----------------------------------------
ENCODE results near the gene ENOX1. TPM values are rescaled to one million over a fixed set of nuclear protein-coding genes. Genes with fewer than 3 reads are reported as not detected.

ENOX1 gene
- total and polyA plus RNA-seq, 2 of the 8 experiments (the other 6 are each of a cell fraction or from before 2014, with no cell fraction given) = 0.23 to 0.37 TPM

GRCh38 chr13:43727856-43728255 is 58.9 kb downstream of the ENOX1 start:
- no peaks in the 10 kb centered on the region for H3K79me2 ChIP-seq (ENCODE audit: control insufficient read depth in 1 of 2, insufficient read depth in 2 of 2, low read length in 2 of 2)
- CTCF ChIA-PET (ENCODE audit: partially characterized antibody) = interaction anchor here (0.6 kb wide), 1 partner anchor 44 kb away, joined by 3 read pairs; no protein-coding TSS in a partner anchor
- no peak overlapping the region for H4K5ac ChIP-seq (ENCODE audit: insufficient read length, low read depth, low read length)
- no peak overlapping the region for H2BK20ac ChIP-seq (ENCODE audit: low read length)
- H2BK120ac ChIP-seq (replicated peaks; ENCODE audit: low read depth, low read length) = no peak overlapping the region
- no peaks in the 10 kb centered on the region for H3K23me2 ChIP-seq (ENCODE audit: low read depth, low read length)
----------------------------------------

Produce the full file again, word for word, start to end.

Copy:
ENCODE results near the gene ENOX1. TPM values are rescaled to one million over a fixed set of nuclear protein-coding genes. Genes with fewer than 3 reads are reported as not detected.

ENOX1 gene
- total and polyA plus RNA-seq, 2 of the 8 experiments (the other 6 are each of a cell fraction or from before 2014, with no cell fraction given) = 0.23 to 0.37 TPM

GRCh38 chr13:43727856-43728255 is 58.9 kb downstream of the ENOX1 start:
- no peaks in the 10 kb centered on the region for H3K79me2 ChIP-seq (ENCODE audit: control insufficient read depth in 1 of 2, insufficient read depth in 2 of 2, low read length in 2 of 2)
- CTCF ChIA-PET (ENCODE audit: partially characterized antibody) = interaction anchor here (0.6 kb wide), 1 partner anchor 44 kb away, joined by 3 read pairs; no protein-coding TSS in a partner anchor
- no peak overlapping the region for H4K5ac ChIP-seq (ENCODE audit: insufficient read length, low read depth, low read length)
- no peak overlapping the region for H2BK20ac ChIP-seq (ENCODE audit: low read length)
- H2BK120ac ChIP-seq (replicated peaks; ENCODE audit: low read depth, low read length) = no peak overlapping the region
- no peaks in the 10 kb centered on the region for H3K23me2 ChIP-seq (ENCODE audit: low read depth, low read length)